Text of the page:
This week in the Flog:
- Article 3 of The Unconventional Composting Series
- This week: Layer Cake!
Phew, Week 2 of the Compost Series! In case you missed it, check out Week 1 here or Week 2 here. It’s been a fun composting series so far. I can’t wait to use it on the garden – but there is so much to compost still!
Now I’ve been back for a bit and the garden looks great – in fact it’s overgrown! It needs to be trimmed. Both balconies have a lot of extra vegetation that needs to be cut back.
It’s a shame to waste all the plant matter. I have the compost pile on the balcony, so it’s time to compost!
This will be a more traditional pile than the previous round of composting. You might recall I composted coco coir and copra meal together – a pretty powerful combination of ingredients. Well this time it’s plain old garden clippings. I’m going to reuse that compost pile though. It was only turned once so it needs some more action anyway.
Lets look at the trimmings. These are mostly from the ‘experiment’ balcony – there are some big plants here that need to be cut way back. The trimmings from the vegetable garden balcony have pests – best to avoid composting infested plant material unless you are sure the pile will heat up to over 50 degrees Celsius for at least half a day – that should kill the pests, spores, weed seeds, etc.. Some of the garden trimmings are sticks up to the diameter of my thumb, so we’ll see how they compost in this little pile. I filled a 5 gallon bucket with them, it’s ready to go on the pile:
The compost pile is dry enough, I can spray it down a bit and it’ll be the right moisture level for composting. This is great because it’ll give me a chance to inoculate the pile once again with microbes. I got a little lazy this time and just added a bunch of nutrients to the 2L sprayer. Here’s what I added:
- Bloom Fertilizer
- Fish hydrolysate fertilizer
- Grow Fertilizer
- Lacto serum
About 1tsp of each. This is more than I needed to add, but I’m using much less inoculant this time so I overcompensated with strength.
Now comes the fun part and the reason for the title of this article. If you don’t have time to mix up your pile thoroughly (the best way to start the compost), you can layer it so greens alternate with browns. Aka nitrogen-rich materials with carbon-rich materials. Like a layer cake (not the English crime thriller style though). In this case I’ll alternate layers of compost and garden trimmings (the garden trimmings have a decent balance of green and woody matter already, as well as the compost). First we have a layer of compost. It gets a nice misting with the nutrient/microbe inoculant:
Then comes a layer of garden trimmings. This too gets a misting of the microbe/nutrient inoculant. That’s a nice layer of garden trimmings:
Each layer can be 1-4in thick, thinner the better though really. The more contact there is between “greens” and “browns” the better. Each of my layers is about 2in thick. As each layer goes on, it gets a misting with the inoculant. That’s one advantage of this style, you can inoculate the pile as you go, so there is a nice even introduction of nutrients and beneficial microbes to really kick-start the decomposition.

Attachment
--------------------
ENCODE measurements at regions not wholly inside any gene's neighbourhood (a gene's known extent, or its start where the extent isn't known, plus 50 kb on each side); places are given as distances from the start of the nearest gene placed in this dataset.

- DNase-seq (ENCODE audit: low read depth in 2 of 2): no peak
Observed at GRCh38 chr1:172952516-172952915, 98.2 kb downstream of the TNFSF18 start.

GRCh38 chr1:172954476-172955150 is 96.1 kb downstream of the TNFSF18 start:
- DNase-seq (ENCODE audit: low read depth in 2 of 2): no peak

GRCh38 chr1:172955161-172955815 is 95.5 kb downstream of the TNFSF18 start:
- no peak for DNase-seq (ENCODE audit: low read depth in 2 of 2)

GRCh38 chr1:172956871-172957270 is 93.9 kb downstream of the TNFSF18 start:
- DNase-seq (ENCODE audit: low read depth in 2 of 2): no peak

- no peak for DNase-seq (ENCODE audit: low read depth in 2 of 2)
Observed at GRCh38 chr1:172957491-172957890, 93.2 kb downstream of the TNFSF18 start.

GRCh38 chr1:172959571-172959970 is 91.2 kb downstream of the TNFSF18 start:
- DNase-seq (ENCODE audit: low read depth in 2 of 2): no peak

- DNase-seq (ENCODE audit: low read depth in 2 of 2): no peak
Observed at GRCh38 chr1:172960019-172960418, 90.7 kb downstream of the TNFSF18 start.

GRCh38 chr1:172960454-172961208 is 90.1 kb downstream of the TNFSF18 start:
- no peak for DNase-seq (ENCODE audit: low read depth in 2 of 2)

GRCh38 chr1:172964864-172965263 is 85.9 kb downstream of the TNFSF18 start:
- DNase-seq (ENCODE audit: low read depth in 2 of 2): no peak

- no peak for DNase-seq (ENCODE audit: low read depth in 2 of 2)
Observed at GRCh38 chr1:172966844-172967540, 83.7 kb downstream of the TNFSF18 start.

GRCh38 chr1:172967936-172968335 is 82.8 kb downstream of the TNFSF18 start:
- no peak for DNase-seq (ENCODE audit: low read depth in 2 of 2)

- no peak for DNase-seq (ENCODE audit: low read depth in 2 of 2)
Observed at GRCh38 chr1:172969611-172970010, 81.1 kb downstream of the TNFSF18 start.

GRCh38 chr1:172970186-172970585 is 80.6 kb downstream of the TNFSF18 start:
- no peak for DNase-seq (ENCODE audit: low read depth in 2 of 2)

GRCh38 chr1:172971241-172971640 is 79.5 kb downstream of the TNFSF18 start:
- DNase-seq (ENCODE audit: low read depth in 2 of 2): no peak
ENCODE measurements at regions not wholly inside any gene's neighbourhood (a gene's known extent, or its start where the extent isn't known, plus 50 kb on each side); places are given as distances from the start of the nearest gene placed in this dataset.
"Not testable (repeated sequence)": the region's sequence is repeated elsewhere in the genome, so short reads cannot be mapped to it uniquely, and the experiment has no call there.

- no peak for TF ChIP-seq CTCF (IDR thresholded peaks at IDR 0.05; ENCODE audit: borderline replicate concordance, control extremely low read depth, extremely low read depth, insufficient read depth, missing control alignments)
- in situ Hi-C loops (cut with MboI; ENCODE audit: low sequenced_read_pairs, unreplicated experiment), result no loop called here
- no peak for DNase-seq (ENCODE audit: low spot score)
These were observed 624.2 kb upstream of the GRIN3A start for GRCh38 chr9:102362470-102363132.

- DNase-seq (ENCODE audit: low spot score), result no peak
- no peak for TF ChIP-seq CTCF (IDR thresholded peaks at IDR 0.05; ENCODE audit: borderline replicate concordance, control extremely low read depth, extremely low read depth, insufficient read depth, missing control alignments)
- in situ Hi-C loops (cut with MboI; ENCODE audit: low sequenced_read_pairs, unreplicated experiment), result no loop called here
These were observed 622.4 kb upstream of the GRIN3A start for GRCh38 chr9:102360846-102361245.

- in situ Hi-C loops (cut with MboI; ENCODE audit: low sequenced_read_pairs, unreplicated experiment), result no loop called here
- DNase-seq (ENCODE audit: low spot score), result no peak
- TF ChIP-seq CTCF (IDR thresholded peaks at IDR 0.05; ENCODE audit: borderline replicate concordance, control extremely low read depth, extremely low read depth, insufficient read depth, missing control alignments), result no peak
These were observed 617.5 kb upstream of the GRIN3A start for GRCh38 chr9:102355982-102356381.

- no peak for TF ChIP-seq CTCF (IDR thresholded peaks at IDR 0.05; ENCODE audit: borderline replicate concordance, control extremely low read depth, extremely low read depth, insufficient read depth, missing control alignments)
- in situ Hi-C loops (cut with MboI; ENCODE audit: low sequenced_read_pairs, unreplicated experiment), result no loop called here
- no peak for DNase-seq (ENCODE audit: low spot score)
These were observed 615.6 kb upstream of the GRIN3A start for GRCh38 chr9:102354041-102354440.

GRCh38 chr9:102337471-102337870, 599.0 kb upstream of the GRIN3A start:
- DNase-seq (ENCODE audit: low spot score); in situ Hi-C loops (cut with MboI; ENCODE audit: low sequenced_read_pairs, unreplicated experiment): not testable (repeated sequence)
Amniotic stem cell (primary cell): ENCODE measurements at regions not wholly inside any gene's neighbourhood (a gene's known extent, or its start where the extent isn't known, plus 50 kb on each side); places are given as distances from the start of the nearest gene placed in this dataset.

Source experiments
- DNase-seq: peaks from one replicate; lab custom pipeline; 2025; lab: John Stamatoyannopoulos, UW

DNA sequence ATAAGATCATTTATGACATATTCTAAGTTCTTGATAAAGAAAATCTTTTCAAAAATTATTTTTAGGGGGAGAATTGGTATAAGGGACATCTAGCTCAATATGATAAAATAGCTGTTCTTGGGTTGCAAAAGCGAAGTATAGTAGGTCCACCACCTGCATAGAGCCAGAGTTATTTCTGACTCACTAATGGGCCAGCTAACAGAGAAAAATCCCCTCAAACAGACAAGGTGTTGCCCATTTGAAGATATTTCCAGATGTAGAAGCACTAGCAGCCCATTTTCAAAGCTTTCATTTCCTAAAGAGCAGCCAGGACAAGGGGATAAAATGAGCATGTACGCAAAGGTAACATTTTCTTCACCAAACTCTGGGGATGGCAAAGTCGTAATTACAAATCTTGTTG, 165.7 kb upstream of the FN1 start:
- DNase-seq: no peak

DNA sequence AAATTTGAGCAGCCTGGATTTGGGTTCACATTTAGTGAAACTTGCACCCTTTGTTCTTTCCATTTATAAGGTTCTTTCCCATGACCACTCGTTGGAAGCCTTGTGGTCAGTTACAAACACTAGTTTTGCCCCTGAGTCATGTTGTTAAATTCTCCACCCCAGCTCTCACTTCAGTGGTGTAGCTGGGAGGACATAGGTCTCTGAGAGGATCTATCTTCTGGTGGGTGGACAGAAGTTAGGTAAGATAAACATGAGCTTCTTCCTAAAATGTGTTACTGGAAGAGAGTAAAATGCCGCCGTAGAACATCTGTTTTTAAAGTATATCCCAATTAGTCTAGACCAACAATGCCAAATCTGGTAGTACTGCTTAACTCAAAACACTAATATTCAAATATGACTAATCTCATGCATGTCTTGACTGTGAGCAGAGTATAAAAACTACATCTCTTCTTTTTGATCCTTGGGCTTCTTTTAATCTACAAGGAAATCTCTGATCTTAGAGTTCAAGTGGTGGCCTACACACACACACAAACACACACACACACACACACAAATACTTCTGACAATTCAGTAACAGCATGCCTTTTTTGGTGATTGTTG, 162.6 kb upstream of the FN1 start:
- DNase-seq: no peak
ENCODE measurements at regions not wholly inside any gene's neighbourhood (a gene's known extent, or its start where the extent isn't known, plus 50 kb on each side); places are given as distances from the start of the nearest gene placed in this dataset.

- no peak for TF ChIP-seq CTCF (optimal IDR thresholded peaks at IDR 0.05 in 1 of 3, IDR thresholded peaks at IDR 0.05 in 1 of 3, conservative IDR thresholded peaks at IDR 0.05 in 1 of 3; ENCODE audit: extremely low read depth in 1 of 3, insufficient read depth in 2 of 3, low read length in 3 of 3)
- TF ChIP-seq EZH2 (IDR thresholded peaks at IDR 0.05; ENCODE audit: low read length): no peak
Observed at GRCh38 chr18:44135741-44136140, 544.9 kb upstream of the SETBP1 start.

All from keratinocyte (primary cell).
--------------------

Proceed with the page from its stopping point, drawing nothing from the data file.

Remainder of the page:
What a great little compost process. The final outside layer is all compost, while inside are alternating layers of trimmings and compost. The whole pile is inoculated with nutrients and microbes, we’re ready to compost!
As usual I’m recording the temperature inside the pile throughout the composting process. I’ve taken the time to have this done already so we can jump right to the good results stuff. Check out the temps:
You can see it didn’t get quite as hot as the coco compost. I guess the ingredients aren’t quite as nitrogen-rich. The Nitrogen fraction of the compost usually determines how hot the compost becomes during breakdown. Another way of saying that, the lower the Carbon:Nitrogen ratio, the hotter the compost. To the point of combustion! I have a friend whose pile caught fire when he turned it. I visited later and saw the huge charred patches – pretty impressive. Keep in mind this is only a risk in very large piles that are nitrogen-rich. His pile was about the size of a house, he was using a front-end loader to turn it.
You can also see, only 1 hump in the graph. The temperature would have gone back up if I had a chance to turn the pile. However I didn’t get that chance, as I have more composting to do! But that will be a new post. We still have to cover Bokashi, worm, and BSF composting.
Anyway let’s look at the pile after that 9 days of composting. It’s pretty well broken down! The woody material is all that remains, and it is super weak and kinda crumbly. I’m happy with how much matter the pile was able to break down in 9 days. Check out the pile on the morning of day 10:
There you go, classic composting with a little natural farming twist. I can’t wait to use this compost on the garden but it still has some more evolutions to go. By the time we use it, it’s going to be awesome stuff!
Any questions or comments on the composting series so far? Shoot me a quick comment. It’s super fast and easy, you can do it here.